There were no major indications of dollarization this time, other than Jack Mallers’ visits to the Bitcoin Beach project and the promotion of the Strike app, and the sponsorship of the US national surf team in the recent ISA World Surfing Games, along with some premonitory tweets.
Combined with the deep animosity between Bukele’s supporters and opponents, this has resulted in highly politicized opinions about the bill. People on the one hand view it as a panacea that will solve all economic problems, while others assume it will bring the economic system to its knees.
Between those two extremes are a wide range of opinions, favorable and unfavorable, based on various points of view, including commercial, tax, and technology. There are large numbers of people below this group who have no clue what cryptocurrencies are like and who think they’re utterly foreign.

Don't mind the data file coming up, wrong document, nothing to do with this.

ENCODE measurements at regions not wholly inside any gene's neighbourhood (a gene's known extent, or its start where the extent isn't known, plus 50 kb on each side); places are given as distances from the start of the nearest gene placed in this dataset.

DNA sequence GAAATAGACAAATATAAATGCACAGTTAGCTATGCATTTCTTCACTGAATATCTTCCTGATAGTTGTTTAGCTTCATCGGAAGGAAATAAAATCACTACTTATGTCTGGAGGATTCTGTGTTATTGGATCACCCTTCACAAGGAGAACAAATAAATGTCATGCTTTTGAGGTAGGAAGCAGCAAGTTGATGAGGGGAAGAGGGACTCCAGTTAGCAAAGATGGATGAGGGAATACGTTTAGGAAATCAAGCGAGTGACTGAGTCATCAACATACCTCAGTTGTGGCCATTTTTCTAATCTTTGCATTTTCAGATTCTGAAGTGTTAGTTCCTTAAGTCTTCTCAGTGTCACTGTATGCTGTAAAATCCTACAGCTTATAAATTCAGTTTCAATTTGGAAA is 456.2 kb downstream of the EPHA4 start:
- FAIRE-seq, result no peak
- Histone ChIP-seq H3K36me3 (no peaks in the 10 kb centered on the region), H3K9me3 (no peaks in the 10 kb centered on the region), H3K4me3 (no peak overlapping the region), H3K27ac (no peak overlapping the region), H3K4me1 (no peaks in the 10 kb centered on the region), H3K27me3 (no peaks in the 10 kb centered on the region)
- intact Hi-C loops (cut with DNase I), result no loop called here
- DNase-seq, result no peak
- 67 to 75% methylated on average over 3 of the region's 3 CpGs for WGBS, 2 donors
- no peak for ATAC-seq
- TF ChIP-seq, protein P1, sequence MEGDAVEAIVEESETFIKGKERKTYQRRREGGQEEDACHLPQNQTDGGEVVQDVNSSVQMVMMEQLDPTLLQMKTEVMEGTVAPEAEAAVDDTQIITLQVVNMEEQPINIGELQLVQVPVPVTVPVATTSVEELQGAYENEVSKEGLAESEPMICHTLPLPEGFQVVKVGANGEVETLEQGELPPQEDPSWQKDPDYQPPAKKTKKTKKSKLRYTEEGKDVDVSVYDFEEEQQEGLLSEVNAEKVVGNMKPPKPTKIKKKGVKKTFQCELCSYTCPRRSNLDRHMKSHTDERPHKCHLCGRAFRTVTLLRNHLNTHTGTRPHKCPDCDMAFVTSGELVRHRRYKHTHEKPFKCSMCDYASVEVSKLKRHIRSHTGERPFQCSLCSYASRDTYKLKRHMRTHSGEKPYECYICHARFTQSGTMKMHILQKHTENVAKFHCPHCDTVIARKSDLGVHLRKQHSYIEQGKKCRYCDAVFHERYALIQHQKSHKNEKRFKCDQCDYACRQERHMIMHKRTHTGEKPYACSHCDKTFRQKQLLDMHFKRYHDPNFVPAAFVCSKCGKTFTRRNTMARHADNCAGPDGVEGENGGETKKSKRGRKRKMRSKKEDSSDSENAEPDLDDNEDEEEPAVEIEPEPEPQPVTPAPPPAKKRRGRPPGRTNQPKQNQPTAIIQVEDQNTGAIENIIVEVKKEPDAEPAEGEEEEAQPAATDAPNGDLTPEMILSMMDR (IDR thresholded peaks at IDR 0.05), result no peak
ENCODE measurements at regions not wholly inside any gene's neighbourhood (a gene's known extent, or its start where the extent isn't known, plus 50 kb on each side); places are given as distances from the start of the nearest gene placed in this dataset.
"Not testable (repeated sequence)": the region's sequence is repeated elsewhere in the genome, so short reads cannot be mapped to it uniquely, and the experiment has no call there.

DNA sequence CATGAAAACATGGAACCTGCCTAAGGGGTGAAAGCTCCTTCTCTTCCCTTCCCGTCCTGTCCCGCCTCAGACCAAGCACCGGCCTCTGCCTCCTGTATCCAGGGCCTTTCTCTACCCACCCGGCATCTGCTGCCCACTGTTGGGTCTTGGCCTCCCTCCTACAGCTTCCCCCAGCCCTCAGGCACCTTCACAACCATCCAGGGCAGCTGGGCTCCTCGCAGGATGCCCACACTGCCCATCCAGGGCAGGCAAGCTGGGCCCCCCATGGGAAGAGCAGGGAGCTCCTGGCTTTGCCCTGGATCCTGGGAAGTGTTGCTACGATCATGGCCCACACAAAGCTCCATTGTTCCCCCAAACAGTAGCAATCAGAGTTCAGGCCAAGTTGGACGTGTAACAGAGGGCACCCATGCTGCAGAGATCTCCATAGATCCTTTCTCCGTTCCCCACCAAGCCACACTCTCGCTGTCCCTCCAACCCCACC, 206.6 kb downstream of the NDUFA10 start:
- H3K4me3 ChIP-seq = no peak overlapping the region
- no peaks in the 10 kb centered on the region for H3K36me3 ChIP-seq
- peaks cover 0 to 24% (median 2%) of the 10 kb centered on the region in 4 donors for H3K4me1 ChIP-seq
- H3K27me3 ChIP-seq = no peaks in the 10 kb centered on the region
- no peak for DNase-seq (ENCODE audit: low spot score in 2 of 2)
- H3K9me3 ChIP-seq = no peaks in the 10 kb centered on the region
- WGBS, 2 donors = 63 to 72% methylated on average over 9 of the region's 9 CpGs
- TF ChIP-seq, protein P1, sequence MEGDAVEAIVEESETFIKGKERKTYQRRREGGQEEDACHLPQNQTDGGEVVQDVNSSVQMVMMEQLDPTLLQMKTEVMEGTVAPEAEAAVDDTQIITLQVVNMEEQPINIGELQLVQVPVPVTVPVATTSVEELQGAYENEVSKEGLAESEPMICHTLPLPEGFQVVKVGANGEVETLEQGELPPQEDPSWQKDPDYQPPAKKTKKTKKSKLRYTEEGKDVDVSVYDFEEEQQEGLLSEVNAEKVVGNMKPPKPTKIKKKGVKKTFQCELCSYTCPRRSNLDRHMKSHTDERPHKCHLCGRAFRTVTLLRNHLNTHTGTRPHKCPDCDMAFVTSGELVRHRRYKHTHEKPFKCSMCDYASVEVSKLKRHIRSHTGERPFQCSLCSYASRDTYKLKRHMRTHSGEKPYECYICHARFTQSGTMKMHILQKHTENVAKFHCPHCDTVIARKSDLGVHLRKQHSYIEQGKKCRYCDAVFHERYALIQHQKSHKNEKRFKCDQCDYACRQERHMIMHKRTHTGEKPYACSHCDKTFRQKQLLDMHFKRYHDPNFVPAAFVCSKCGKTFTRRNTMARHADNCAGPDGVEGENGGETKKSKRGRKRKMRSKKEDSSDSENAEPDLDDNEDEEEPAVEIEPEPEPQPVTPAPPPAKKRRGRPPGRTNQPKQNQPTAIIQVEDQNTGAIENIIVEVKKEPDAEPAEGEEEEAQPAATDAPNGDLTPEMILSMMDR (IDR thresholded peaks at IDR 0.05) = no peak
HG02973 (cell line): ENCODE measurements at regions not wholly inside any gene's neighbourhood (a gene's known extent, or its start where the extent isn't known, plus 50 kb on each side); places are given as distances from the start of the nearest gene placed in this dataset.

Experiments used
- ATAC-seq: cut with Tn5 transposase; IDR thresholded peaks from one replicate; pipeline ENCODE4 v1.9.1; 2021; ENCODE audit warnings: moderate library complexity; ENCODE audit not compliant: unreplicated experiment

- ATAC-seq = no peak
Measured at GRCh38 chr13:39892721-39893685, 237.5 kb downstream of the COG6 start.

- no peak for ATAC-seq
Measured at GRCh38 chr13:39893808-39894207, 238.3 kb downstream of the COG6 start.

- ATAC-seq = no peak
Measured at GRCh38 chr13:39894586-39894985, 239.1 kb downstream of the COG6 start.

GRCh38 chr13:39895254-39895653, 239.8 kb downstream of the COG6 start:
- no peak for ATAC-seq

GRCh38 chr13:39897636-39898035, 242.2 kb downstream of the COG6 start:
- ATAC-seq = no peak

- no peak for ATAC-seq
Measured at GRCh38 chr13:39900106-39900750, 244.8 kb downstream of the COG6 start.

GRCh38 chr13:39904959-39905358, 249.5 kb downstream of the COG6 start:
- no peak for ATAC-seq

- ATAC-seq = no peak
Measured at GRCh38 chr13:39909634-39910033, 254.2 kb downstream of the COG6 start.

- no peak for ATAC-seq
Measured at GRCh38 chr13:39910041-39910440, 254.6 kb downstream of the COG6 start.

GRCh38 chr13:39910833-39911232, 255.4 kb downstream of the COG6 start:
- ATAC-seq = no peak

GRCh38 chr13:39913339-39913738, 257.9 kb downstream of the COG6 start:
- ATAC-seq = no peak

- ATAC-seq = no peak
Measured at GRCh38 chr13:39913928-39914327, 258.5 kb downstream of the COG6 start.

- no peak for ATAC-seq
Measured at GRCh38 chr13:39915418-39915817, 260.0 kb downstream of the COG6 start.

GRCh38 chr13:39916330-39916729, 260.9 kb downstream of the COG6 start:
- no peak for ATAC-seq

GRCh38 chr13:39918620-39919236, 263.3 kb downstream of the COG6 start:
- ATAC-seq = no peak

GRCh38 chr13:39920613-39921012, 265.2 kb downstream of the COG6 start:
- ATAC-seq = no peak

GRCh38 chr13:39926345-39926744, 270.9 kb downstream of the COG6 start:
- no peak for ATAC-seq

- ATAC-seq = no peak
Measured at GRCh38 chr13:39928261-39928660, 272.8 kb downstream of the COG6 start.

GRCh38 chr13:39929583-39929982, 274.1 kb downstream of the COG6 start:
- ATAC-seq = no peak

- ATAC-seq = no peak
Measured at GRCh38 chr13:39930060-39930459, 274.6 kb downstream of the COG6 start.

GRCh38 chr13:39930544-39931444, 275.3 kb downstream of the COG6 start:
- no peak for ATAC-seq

In addition to using the US dollar as the currency unit and the unstable exchange rate (affecting international trade), there are concerns regarding its use by the government to pay its suppliers (wages, public debt, retirement funds), accountability of users, money laundering, technology solutions, internet connectivity and the cost of electricity.
On the other hand, there are other options, including the transition to a Centralized Digital Currency (as many countries are considering) and becoming a destination for investments related to cryptocurrencies (led by the establishment of a geothermal energy mining hub), among others.
A look ahead
As far as the short and medium term is concerned, it’s difficult to predict since it’s still very early in the process. Upon passage of the bill, a detailed regulation will be developed, which will take 90 days to complete.
To ensure its implementation in the last mile of the population, the private financial system must also create guidelines.
Also to be expected is the response of the international financial system, particularly the International Monetary Fund, with whom the country is negotiating a USD 1.3 billion loan agreement.